Telecommunications infrastructure is owned by governments, where the data is able to be siphoned by whatever government agencies have been given access to it, despite the official resistance by whatever seemingly independent telecommunications corporations exist in that country.
The Indian government, under the label of the Telecom Regulatory Authority of India, has written a "Do Not Disturb' app in order to apparently, help the slave population solve the spam problem in India, which in reality does not need an app as this can be stopped within the telecommunications corporations themselves.
Despite whatever Apple officially states with regards to its data policies, in this case being that an App producer cannot access a user's call logs and SMS, it is a company that collects, forwards or uses the data provider's (i.e. you, the 'user') information, where it cannot be trusted given the track record it has with deceiving users on how 'their' data is/was used.
We do not support the use of Apple products.
We do not support the use of apps, as the closed and proprietary environment of the app does not allow the end user to see where their data is going.
See article from 30 Nov 2018 from gsmarena.com of the headline:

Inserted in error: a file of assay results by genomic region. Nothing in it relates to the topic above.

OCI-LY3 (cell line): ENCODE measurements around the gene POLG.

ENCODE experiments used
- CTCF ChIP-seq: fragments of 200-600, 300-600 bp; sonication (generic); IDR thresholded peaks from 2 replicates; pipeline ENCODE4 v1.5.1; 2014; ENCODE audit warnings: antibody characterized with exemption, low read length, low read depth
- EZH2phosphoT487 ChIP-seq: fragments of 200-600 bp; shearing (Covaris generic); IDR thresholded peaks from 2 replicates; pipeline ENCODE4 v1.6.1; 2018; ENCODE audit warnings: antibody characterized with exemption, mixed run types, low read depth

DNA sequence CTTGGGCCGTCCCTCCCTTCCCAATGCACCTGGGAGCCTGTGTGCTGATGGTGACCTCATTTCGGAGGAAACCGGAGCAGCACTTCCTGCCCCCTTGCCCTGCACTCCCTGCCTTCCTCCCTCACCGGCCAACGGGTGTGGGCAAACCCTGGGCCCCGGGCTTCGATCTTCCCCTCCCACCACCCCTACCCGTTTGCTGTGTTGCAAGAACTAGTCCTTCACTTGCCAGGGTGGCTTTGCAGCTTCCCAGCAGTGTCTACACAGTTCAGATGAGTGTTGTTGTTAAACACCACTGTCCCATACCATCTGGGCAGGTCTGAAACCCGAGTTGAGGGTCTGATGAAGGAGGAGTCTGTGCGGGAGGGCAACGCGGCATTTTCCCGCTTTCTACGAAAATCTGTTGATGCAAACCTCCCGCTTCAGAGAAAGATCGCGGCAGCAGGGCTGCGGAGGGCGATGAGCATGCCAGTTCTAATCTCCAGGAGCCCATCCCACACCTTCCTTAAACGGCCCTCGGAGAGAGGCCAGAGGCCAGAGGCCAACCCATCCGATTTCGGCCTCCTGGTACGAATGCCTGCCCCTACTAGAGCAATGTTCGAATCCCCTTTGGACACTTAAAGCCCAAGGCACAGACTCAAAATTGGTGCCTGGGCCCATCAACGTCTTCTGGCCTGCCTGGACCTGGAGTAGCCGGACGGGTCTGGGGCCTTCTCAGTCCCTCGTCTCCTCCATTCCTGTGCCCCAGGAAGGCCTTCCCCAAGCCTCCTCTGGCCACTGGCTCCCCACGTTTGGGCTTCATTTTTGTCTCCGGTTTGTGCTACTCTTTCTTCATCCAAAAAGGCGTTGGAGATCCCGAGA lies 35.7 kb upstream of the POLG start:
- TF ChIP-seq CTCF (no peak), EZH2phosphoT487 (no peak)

India’s Do Not Disturb App is finally approved for iOS’ App Store
With spam callers increasingly becoming an issue all over the world, India set out to tackle the problem by implementing a “Do Not Disturb” app that could let users report spam numbers and register to a ‘do not call’ registry so that Indian subscribers can see relief from constant telemarketing calls.
The TRAI DND app works by letting users report phone numbers that make spam calls or SMS, although it eventually depends upon the carriers to take any action on those numbers (which rarely happens).
Apple and TRAI were in battle earlier this year, with TRAI (Telecom Regulatory Authority of India) demanding Apple allow its DND app on the App Store. The app required access to the user's call logs and SMS, which is against App Store policies. Apple, thus, declined to have the app on the store, which threw TRAI in a hissy fit and repeatedly threaten to ban sales of iPhones in India. (Google, meanwhile, allowed the app on the Play Store.) This was back in July.
By August, things had settled down a bit, and TRAI said they will be taking advantage of the new feature in iOS 12 that allowed users to report spam calls and messages. TRAI finally released its app this week that uses this feature, without accessing any private data.
iPhone users in India can find the TRAI-DND app now at the App Store. In order to install the app, you must have the latest version of iOS 12.1 installed.